Fed 'embroiled' in politics, former St. Louis Fed chief says


By Vincent Del Giudice and Max Raskin
Bloomberg News
Wednesday, July 22, 2009


WASHINGTON -- The Federal Reserve is "embroiled" in politics and has "stretched beyond reason" its authority to make loans, said William Poole, who served as president of the St. Louis Fed from 1998 to 2008.

"I don't think 'independent' can mean the Fed can do whatever it wants under any circumstance," Poole, a senior economic adviser to Palo Alto, California-based Merk Investments LLC, said in an interview today on Bloomberg Radio. "The Fed has chosen to make loans to certain firms and not others."

Traditionally, central banks "deal in government securities" and control "overall liquidity" and "overall interest rates," Poole said. The Fed is "embroiled in fundamentally political questions," he said.

In the aftermath of last year's credit market collapse, the Fed instituted a series of emergency lending programs. Fed policy makers decided at their meeting June 24 to maintain plans to buy as much as $1.75 trillion of Treasuries and housing debt to lower interest rates.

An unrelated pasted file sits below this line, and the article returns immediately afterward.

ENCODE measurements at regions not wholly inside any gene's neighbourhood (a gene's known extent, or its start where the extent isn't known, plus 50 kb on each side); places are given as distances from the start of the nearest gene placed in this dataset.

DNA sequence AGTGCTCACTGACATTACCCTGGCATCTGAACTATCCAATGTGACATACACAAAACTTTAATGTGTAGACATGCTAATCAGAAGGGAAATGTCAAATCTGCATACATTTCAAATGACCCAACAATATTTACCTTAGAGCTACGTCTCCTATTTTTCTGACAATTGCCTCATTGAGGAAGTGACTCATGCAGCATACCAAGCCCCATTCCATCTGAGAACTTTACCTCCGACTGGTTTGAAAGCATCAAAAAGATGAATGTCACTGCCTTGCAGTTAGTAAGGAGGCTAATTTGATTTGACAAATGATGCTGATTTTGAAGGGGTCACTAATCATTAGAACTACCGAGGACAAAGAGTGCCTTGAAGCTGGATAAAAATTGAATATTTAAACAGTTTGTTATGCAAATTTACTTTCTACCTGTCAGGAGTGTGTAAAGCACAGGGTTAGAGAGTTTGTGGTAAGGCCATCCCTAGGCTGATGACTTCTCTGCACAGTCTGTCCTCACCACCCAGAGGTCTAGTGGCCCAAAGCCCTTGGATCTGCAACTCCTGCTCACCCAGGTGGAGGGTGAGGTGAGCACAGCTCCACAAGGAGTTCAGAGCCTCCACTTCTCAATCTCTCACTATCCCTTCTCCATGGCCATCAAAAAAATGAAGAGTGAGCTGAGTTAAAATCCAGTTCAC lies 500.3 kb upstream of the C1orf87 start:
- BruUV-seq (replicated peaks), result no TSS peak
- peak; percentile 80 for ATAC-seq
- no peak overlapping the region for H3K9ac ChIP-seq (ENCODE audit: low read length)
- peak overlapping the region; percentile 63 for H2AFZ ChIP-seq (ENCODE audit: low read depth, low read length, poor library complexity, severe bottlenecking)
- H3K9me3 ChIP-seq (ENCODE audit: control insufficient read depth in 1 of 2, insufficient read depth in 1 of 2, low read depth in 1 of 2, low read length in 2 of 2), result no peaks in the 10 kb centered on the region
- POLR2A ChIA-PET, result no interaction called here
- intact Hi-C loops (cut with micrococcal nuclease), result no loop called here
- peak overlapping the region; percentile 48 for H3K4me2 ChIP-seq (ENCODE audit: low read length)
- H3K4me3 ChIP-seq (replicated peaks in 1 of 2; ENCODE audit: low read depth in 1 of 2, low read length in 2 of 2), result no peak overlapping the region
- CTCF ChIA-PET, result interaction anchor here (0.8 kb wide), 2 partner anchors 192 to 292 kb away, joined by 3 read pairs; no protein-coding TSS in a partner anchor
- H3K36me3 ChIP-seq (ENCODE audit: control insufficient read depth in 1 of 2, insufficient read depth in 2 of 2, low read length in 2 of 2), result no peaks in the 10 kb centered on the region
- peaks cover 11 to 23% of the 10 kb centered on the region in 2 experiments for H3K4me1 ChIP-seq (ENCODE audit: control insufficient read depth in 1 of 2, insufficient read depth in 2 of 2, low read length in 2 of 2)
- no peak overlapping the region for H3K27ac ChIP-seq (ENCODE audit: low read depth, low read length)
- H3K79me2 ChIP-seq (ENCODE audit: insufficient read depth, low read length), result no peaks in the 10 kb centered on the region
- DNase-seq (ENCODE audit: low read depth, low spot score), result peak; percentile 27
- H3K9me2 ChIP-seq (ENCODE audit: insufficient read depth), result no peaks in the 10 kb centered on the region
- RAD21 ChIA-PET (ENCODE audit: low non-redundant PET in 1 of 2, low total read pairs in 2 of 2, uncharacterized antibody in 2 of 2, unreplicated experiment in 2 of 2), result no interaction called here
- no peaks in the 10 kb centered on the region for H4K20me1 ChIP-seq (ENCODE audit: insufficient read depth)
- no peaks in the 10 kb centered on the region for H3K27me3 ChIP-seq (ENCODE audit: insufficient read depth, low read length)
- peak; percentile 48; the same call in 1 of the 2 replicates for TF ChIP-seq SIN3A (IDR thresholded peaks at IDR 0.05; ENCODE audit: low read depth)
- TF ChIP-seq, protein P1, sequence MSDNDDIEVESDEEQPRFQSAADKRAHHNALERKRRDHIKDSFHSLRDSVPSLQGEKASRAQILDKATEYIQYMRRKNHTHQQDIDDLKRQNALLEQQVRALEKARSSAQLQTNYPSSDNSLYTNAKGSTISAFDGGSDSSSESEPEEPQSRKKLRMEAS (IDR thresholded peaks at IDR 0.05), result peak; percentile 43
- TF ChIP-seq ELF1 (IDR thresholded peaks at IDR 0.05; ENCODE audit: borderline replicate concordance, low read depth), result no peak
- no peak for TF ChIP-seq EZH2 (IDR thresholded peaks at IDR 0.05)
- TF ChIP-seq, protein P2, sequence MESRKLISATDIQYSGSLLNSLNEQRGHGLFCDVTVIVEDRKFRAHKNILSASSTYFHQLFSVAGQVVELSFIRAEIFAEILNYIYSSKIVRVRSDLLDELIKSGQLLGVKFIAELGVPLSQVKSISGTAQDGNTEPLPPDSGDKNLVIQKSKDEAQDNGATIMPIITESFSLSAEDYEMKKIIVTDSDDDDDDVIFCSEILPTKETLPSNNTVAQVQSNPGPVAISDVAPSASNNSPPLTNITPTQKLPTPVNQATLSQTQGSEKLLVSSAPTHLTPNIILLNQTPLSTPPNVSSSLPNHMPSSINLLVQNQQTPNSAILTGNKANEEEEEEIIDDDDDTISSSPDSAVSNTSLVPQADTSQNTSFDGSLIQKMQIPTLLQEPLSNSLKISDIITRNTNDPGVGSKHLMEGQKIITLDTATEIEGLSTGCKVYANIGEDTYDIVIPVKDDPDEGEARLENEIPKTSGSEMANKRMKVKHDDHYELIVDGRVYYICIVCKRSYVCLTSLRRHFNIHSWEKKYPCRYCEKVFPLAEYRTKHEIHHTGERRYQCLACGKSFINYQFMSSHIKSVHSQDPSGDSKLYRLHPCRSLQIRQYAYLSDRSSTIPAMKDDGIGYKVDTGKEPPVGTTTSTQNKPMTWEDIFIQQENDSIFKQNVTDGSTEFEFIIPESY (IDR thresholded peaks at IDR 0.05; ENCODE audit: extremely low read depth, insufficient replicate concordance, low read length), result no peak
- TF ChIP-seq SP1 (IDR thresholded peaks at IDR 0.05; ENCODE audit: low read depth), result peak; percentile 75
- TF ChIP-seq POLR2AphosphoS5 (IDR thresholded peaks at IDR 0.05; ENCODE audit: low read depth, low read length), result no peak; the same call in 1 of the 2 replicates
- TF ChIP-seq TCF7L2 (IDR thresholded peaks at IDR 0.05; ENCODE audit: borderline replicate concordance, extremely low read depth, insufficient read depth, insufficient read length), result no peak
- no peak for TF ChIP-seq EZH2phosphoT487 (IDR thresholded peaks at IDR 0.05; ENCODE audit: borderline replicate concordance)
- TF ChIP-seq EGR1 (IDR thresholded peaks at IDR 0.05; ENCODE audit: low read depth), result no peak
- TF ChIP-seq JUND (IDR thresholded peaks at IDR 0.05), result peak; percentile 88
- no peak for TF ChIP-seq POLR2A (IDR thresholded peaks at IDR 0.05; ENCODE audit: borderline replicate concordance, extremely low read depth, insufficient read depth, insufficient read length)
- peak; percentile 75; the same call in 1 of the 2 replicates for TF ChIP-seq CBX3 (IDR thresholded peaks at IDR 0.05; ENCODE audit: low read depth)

The central bank "has not made loans of this sort since the Great Depression," Poole said. "The Federal Reserve has responded very aggressively to this crisis we are living through" and "has doubled its balance sheet."

The Fed's role in financial market oversight has since come under scrutiny, with the administration of President Barack Obama proposing, among other things, that the Fed’s ability to make emergency loans be subject to approval by the U.S. Treasury.

In Congress, plans for an overhaul in the regulation of Wall Street include a call for the Government Accountability Office, the investigative arm of Congress, to probe the Fed's monetary policy.

"It's important that the Fed be independent on monetary policy, but I worry about what independence might mean in other contexts," Poole said. "The Fed, it seems to me, has stretched beyond reason its authority to make loans to the private sector, such as the MBS (mortgage-backed securities) purchase program, the lending on commercial paper from large corporations, the bailouts."

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